kids are learning this at home, and at school and 
everywhere. And that some of those good old 
traditions will return. 

Don’t forget Quarterback Club. September 
29, 11:30AM at the Elks Club in Pasadena. 
400 W Colorado Blvd. Speakers: Anthony 
Davis. Football coaches from Pasadena City 
College and St Francis High School. 

Pasadena, CA - In a generous display of community 
support, SoCalGas, the largest gas distribution 
utility in the United States, has awarded a $50,000 
grant to the Rose Bowl Aquatics Center (RBAC) 
in Pasadena. The grant, presented on September 
18, 2023, will bolster the RBAC's Water Safety 
Program, which focuses on providing swimming 
lessons and water safety education to third-grade 
students in the Pasadena Unified School District.

Since its inception, the RBAC's Water Safety Program 
has seen participation from over 25,000 
students, making it a vital resource for the local 
community. However, the challenges posed by the 
COVID-19 pandemic prevented many now fifth-
grade students from participating in the program. 
This new grant from SoCalGas aims to bridge that 
gap by enabling the RBAC to include more than 
200 fifth graders, ensuring that they too have access 
to essential water safety education.

Andy Carrasco, Vice President of Communications, 
Local Government & Community Affairs 
at SoCalGas, highlighted the company's commitment 
to supporting local communities and driving 
positive change. "Investing in programs that 
promote safety is just one way SoCalGas supports 
the well-being of communities," Carrasco stated.

The Water Safety Program at RBAC provides participants 
with comprehensive water competency 
training, including 15 swim lessons, beginner 
dive and water polo instruction, transportation to 
and from the RBAC, all necessary teaching equipment 
(swimsuits, goggles, towels), water safety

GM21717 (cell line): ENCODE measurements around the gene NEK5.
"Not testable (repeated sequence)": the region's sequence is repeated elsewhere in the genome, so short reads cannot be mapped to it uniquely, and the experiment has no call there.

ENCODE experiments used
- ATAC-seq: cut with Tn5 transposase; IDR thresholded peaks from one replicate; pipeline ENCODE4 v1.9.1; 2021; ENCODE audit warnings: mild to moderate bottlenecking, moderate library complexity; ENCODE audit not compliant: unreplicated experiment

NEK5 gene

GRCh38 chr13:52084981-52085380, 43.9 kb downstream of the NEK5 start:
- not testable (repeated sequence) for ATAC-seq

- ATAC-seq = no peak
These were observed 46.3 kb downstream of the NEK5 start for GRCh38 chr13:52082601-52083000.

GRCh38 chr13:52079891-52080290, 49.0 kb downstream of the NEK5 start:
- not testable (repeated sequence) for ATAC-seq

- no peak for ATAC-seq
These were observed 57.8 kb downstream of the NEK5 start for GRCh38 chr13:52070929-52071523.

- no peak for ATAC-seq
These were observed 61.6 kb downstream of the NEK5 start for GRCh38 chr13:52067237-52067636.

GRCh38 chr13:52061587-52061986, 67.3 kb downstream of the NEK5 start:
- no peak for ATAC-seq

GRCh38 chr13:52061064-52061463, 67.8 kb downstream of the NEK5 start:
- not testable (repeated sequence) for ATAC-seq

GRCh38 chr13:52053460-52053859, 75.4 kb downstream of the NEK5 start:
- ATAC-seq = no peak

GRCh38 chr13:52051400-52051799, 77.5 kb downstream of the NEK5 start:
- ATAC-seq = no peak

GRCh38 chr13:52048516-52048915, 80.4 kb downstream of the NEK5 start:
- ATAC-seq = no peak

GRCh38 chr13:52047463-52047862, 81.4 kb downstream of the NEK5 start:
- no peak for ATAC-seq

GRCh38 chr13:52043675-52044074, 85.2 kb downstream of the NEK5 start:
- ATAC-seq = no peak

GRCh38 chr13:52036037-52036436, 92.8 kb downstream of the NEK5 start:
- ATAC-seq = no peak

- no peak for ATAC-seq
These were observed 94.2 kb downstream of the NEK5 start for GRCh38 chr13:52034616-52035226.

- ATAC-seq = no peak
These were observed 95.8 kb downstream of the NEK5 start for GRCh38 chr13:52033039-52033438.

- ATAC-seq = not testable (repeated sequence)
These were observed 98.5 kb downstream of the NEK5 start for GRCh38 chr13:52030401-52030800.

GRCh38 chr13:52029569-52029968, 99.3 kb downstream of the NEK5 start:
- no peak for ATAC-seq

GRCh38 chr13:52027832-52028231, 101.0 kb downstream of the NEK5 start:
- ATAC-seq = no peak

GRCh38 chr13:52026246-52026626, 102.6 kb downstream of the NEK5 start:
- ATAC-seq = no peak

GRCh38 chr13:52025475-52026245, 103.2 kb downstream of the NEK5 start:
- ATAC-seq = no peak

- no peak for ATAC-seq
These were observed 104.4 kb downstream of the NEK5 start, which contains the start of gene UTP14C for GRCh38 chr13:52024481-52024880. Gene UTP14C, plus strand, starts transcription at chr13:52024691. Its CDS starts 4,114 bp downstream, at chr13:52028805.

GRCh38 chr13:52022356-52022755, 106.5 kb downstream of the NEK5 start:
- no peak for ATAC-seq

workbooks, family swim passes, and an invitation 
to a celebratory family picnic.

Jimmy Francis, President, and Executive Director 
of Rose Bowl Aquatics Center expressed gratitude 
for SoCalGas's support, stating, "Together, we can 
work towards ensuring that everyone in our community 
has access to water safety."

The grant is part of SoCalGas' ASPIRE 2045 commitment, 
which focuses on supporting initiatives 
benefiting the communities it serves. The company 
has a longstanding history of investing in 
programs that promote environmental sustainability, 
education, and community development 
in underserved areas.

SoCalGas is headquartered in Los Angeles and 
serves over 21 million consumers across Central 
and Southern California, delivering affordable, 
reliable, and increasingly renewable gas service. 
The company is dedicated to building the cleanest, 
safest, and most innovative energy infrastructure 
in America, aiming to achieve net-zero 
greenhouse gas emissions in its operations and 
delivery of energy by 2045.



For its 77th season the Pasadena Quarterbacks (Huddling Up since 1945) is excited to announce 
a Fall lineup of three Friday meetings featuring speakers from all levels of football: 
professional, college, junior college, and high school, with the latter including a look at the 
first full season of Ladies Flag Football, a new CIF sport.

Location: Pasadena Elks Lodge

 400 W. Colorado, Pasadena, CA 91105 

 (parking entrance on Green Street)

Time: Lunch at 11:30. The program begins at noon.

Price: $40 for members, $50 for guests. 

 (Join now at

Dates and Speakers:

September 29 

Anthony “AD” Davis -- Record-setting member of five National Championship teams at 
USC, two in football under John McKay and three in baseball under Rod Deadeux. All-
American and Heisman Trophy runner-up in 1974.

Pasadena City College Head Football Coach Robert Tucker

St. Francis High School Head Football Coach Dean Harrington

October 27

David Baker – Past President of the Pro Football Hall of Fame and former Commissioner 
of Arena Football League. One of the most popular speakers in recent Quarterbacks 

Pasadena City College Head Football Coach Robert Tucker

Westridge High School Head Flag Football Coach Dan Calmeyer

November 17 – USC/UCLA Rivalry Week

Coach Harvey Hyde and the beat writers for the Trojans and Bruins offer up analysis of 
the season and predictions for the Victory Bell.

Pasadena City College Head Football Coach Robert Tucker.

Local high school head football coach with team in the CIF Playoffs.

Contact: Jim Gruettner: (626) 799-7478 or